Posted March 2, 2020 by Jeff in Tunes

Big Sam’s Big Musical Bundle

Big Sam's Funky Nation
Big Sam's Funky Nation

Trombonist Sammie “Big Sam” Williams played in the Stooges Brass Band and the Dirty Dozen Brass Band before launching Big Sam’s Funky Nation. Williams, who also played on Elvis Costello and Allen Toussaint’s album The River in Reverse had a recurring role in the HBO series Treme. When we called him at his home in New Orleans, it was Mardi Gras and he said he was “turning up and having a good time.”

Talk about what it was like to grow up in New Orleans. 

Growing up in New Orleans was great. I didn’t know what I was getting into at the time. After growing up and becoming an adult I realized how special our culture is. I’ve traveled all over the world and there’s other place like my city. The music and food is so different. When people tell me they’ve never been to New Orleans and they want to visit, I tell them, “Come down. You might end up moving down here.” People come here and fall in love. It’s a trap.

What drew you to the trombone?

I was always a big kid. When I was in middle school, they told me I was too big to play with the smaller kids and too small to play with the bigger kids. I needed something else to do. I decided to join a marching band. They had auditions. I asked the director, “What do you need somebody on?” He said, “The trombone.” I said, “What is that?” He gave me a horn to take home, so I could figure it out. That was before I learned theory and all that. I took it home and figured out how to get a sound of it. I took a liking to it immediately and having playing it ever since. 

How did the Stooges Brass Band come together?

My trumpet player and I were all in high school together at John F. Kennedy. We recruited a few other guys from school and that’s how the band formed. From the Stooges, I also started playing with The Soul Rebels and started doing some bebop gigs around the city too.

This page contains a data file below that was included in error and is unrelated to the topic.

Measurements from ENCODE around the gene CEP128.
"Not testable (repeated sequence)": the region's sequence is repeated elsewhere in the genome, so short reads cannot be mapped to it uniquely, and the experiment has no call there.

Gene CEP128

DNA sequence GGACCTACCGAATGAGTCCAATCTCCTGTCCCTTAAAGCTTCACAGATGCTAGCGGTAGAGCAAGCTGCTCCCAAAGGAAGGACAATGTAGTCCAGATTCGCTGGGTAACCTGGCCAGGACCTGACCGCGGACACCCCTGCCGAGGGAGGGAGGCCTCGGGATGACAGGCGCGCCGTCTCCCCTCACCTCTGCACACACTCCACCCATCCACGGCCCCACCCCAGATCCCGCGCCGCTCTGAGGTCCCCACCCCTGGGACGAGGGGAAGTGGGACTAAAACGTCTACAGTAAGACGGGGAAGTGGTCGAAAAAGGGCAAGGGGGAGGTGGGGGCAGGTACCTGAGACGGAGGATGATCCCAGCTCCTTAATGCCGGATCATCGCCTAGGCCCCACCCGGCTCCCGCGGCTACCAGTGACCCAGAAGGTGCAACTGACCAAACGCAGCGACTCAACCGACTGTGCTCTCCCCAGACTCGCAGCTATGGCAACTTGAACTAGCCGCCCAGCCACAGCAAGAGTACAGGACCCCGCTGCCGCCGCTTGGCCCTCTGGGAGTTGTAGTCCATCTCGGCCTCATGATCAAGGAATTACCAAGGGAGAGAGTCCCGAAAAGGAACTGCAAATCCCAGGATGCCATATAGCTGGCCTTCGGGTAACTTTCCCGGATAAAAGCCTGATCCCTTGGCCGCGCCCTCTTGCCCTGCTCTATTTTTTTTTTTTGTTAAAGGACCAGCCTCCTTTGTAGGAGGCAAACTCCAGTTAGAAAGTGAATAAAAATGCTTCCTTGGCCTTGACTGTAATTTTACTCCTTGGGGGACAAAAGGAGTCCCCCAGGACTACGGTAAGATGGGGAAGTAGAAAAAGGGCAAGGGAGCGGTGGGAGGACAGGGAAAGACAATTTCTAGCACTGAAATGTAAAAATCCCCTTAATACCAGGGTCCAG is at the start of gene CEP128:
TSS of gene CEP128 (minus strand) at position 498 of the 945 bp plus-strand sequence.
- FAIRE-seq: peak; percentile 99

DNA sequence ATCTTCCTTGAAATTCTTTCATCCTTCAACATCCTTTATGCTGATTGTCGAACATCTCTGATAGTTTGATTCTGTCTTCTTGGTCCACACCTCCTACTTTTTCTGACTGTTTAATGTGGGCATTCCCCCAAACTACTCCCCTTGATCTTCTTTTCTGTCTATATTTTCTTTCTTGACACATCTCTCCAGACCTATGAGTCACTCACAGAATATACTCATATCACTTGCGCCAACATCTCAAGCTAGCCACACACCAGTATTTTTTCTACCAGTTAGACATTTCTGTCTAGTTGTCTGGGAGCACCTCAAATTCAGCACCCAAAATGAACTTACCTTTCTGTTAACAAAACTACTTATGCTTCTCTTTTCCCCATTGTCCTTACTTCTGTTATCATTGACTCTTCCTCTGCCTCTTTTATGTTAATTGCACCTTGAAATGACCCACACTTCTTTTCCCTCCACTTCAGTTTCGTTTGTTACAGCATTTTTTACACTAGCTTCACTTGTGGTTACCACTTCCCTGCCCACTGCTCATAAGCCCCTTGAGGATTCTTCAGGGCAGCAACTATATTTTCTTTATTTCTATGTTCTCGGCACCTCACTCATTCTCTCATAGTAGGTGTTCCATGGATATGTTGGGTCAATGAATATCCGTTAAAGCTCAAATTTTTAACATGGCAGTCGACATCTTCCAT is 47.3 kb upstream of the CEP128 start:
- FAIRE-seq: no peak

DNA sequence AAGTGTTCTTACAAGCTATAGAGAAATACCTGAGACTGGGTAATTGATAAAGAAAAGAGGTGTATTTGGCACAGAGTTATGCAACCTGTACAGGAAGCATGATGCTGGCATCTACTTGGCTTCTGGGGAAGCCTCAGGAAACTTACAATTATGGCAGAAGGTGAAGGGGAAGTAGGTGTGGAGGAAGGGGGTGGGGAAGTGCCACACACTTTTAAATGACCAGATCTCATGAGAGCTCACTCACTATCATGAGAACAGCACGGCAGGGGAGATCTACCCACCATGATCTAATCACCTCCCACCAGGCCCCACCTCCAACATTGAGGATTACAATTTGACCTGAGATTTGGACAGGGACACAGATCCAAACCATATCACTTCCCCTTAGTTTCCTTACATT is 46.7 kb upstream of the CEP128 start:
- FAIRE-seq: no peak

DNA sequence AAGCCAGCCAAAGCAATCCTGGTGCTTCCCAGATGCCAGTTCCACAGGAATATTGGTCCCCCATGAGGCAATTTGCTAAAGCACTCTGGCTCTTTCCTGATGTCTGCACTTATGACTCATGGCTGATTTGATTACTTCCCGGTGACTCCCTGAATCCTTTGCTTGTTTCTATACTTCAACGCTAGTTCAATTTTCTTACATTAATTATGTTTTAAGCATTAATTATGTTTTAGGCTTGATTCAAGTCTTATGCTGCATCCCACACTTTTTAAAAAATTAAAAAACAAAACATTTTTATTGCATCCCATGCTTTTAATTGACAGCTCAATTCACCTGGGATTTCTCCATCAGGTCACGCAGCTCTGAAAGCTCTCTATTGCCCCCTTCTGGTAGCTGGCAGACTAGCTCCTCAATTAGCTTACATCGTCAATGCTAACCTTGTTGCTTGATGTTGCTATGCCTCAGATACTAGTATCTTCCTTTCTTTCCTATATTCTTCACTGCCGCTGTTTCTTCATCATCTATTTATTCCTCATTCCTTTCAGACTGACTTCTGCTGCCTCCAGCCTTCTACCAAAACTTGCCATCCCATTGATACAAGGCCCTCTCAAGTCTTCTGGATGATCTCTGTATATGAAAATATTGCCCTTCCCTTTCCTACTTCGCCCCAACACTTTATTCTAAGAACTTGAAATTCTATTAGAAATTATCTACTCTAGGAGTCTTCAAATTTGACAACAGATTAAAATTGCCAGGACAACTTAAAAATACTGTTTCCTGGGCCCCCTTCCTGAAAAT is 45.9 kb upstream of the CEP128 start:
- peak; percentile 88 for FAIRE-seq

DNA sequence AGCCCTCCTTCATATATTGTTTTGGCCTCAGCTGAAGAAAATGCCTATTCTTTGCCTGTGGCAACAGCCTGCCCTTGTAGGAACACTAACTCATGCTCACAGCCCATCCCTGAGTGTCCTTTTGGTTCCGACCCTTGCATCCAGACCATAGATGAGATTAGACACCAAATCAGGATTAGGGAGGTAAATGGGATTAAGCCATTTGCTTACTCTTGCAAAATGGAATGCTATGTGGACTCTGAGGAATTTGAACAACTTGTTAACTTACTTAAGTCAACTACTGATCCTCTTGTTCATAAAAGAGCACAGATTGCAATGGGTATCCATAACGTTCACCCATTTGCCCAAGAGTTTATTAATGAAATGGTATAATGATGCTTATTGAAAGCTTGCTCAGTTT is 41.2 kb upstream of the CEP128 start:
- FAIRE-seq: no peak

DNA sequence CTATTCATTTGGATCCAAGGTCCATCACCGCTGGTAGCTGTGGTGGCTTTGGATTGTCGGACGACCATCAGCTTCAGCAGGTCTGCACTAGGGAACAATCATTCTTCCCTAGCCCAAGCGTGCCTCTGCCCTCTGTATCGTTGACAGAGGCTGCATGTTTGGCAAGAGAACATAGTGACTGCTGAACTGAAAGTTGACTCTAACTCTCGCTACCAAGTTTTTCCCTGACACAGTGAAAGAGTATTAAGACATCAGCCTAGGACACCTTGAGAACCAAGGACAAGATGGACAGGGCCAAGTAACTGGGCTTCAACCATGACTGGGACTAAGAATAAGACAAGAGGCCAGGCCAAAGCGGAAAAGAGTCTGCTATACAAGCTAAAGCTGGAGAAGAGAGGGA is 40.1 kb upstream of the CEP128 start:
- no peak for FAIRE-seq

How’d you wind up joining the Dirty Dozen Brass Band?

I started playing with them shortly after high school. I toured with them for four years. We played with everybody — Modest Mouse, Dave Matthews and James Brown. It was pretty insane. Around 2002, I started doing my own thing. I left Dirty Dozen to do my own thing in 2004, but Allen Toussaint, another New Orleans legend, called and wanted me to do something with him and Elvis Costello. I started touring with his band. I went out with those guys and went on a tour of the sates and did a tour overseas. We were out for about two years. Around 2008 or 2009, I realized I needed to work on Funky Nation and that’s when I started pursuing my band full time.

Having previously played in brass bands, what made you want to do something so eclectic?

Brass bands, especially in New Orleans, is the norm. I wanted to do something different than what I saw in my city, but I wanted to incorporate that brass band feel for the stage. I wanted to take it bigger and combine all of my influences into one musical bundle. I wanted to incorporate funk and some of my favorite influences like Morris Day and George Clinton and the Gap Band.  

Your new album is called Songs in the Key of Funk, Vol. One. Where’d you go to record and what was that experience like?

We recorded here at the Parlor Recording Studio. It’s this cat Matt Grondin. It’s a cool spot. It’s one of the newer studios in New Orleans. He’s not from here, but he built this state-of-the-art studio because we don’t have any down here. It was cool to chill there and get these songs out.

I love the range on the album. “Apple Pie” is such a contrast to the other tracks. 

That comes from playing for years. I’ve been playing for almost two decades. So much of my stuff is full speed ahead. It’s super fast and high energy. Maybe seven or eight years ago a friend of mine told me that he respected me so much, but he said that we maybe we should throw a downplay into the middle of the show. I said I would think about it. He said that it would give the band some time to breathe. I told him I would think about it. I decided to tone it down for a minute and people loved it. It’s a great song. 

I love the guitar solo in “I Like the Music.” 

I did that song a little while ago. That guitarist is straight from Japan. There’s a couple of Japanese cats here in New Orleans and they’re off the chain. They moved here a couple of decades ago and embraced the culture. 

Will there be a Vol. 2?

Yes. I’m working
on the songs. It’s a matter of getting it out now. We have enough in the
catalog to release another one. We just need to get it out. 


Jeff started writing about rock ’n’ roll some 20 years ago when he stood in the pouring rain to hitch hike his way to see R.E.M. on their Life’s Rich Pageant tour. Since that time, he's written for various daily newspapers, alt-weeklies, magazines and websites. Feel free to comment on his posts or suggest music, film and art to him at [email protected].